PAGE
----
Mind Tripping: Common Psychoactive Medications Used in the Treatment of Psychological Disorders

Published: 22nd August 2010
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Among the sub-disciplines under the fields of medicine and science, the most dynamic areas include the studies on "diseases of the mind." This is not so much caused by neglect, but by a lack of true understanding of the basic goings-on of the brain and the central nervous system. Modern medical science has come a long way in this field, however, with the introduction of psychology and psychoactive medication. We now have a better understanding of how the mind works and what can happen when it doesn't. With scientific approaches, it is no longer acceptable to just thoughtlessly assume that people are possessed by demons or used as mouthpieces of the gods.

At the moment, there are several common psychological problems that can be treated or alleviated by using the right psychoactive medication. Anxiety, for example, is often treated with a variety of medications available via prescription. Among the more prominent types are chemicals from the benzodiazepine family of compounds, which has also been used as components in the production of tranquilizers and muscle relaxants. They act by "depressing" the central nervous system, triggering a release of biochemicals that cause sedation and relaxation. This alleviates both the mental and physical symptoms of an anxiety attack. Aside from anxiety, benzodiazepine compounds can also be used to treat problems like insomnia.

Serotonin, which is often linked to depression, has also been targeted by psychoactive drugs. Generally, serotonin uptake inhibitors are used to help alleviate clinical depression. Fluoxetine and setraline are widely used for this purpose, which are by no means the only ones that are available. Antidepressant drugs, regardless of the core ingredient, tend to be slow-acting. This is mainly because they need time to break down the chemicals being produced by the brain that cause the disorder. The process can often take hours, so antidepressants need to be taken during certain intervals, rather than being taken on an as-needed basis. It is not unusual for the initial dose to have appreciable and observable effects only after several days have passed, with the full brunt of the medication only being apparent after several weeks.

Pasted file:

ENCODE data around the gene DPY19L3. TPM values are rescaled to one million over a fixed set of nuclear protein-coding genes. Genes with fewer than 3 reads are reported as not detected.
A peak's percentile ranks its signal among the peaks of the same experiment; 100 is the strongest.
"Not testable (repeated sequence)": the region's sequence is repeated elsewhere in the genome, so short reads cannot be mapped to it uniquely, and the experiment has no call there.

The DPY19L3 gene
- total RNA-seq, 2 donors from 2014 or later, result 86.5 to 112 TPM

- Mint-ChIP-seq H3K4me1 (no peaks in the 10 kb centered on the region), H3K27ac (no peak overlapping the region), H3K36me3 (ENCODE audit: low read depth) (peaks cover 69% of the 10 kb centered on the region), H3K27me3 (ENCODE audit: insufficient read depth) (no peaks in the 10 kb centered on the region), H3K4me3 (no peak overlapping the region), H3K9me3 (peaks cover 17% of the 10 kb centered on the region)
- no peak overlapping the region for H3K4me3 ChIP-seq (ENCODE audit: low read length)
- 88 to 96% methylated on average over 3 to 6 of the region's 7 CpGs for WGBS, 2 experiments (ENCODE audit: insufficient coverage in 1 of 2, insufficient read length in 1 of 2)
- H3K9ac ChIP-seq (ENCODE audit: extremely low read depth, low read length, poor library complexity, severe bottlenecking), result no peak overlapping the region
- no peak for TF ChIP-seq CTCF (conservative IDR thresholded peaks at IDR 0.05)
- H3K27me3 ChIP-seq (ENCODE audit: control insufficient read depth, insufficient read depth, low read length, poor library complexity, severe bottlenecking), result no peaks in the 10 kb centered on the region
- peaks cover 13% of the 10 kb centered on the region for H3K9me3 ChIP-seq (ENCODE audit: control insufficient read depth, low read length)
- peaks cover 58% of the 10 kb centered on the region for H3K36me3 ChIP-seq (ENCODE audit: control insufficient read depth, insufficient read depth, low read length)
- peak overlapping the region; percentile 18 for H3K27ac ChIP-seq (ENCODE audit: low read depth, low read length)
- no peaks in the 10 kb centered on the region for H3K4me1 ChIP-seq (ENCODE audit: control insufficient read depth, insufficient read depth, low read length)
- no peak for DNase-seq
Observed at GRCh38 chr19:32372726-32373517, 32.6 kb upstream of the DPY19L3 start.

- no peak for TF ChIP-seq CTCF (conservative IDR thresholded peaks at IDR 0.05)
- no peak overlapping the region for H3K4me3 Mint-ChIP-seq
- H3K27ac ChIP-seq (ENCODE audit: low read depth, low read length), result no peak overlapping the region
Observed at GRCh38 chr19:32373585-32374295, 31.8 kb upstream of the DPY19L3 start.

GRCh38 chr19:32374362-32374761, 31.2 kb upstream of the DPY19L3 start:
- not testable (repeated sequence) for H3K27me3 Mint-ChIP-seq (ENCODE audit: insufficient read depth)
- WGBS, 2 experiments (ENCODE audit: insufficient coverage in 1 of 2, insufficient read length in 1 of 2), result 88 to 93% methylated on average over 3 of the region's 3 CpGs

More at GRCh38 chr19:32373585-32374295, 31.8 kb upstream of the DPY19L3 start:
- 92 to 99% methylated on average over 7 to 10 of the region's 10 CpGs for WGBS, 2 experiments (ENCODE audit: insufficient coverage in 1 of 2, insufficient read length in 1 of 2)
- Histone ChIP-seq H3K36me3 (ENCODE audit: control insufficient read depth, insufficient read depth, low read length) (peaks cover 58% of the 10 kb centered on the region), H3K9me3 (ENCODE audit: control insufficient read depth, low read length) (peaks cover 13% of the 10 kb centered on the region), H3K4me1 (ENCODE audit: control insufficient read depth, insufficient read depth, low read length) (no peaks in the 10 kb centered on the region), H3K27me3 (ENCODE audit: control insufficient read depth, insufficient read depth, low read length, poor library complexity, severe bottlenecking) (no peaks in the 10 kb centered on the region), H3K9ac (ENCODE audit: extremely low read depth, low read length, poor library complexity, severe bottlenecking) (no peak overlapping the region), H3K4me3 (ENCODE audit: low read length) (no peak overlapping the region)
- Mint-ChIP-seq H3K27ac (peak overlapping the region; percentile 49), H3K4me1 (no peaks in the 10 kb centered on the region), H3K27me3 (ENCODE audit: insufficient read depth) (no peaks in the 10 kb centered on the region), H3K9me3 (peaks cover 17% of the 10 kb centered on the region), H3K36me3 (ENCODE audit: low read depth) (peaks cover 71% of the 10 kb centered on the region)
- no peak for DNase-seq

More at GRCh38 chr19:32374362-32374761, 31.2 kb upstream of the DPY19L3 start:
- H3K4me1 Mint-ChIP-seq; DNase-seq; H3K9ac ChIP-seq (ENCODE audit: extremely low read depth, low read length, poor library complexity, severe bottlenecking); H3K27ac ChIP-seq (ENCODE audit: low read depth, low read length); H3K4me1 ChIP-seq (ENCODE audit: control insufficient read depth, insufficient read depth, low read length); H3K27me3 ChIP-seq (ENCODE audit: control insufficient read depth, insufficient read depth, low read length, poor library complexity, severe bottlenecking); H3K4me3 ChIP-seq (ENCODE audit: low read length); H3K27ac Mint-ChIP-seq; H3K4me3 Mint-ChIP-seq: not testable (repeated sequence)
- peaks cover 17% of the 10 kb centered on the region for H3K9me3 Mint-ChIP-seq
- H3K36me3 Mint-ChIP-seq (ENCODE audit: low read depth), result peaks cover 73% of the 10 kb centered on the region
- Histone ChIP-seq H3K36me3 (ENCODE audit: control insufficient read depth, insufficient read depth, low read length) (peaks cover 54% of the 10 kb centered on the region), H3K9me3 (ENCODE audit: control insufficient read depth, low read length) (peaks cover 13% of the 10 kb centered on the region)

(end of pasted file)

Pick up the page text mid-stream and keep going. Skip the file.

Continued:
Based on statistics, there has been a sharp rise in the number of cases of psychosis. The precise cause of this condition is currently unknown but stress, environmental factors, hereditary traits, and cranial injury have all been speculated. Phenothiazines are the class of medications often used as anti-psychotic drugs, with the "relief" the drugs are able to provide tending to vary. Unlike most of the other medications listed here, anti-psychotic medications focus more on blocking the receptors in the brain rather than breaking down or preventing the productions of the biochemical "messengers."

Generally, any medication that makes it to the market has been thoroughly tested and is unlikely to cause a large amount of dangerous effects. However, there will still be other things to be considered when dealing with drugs of this nature. Due to the effects they have on the brain and the lack of concrete knowledge on how some of them actually function, it is advisable to use them with caution. Most of these drugs would be prescribed with a specific schedule of when the doses should be taken. These schedules are made for a reason and should be followed near-religiously.

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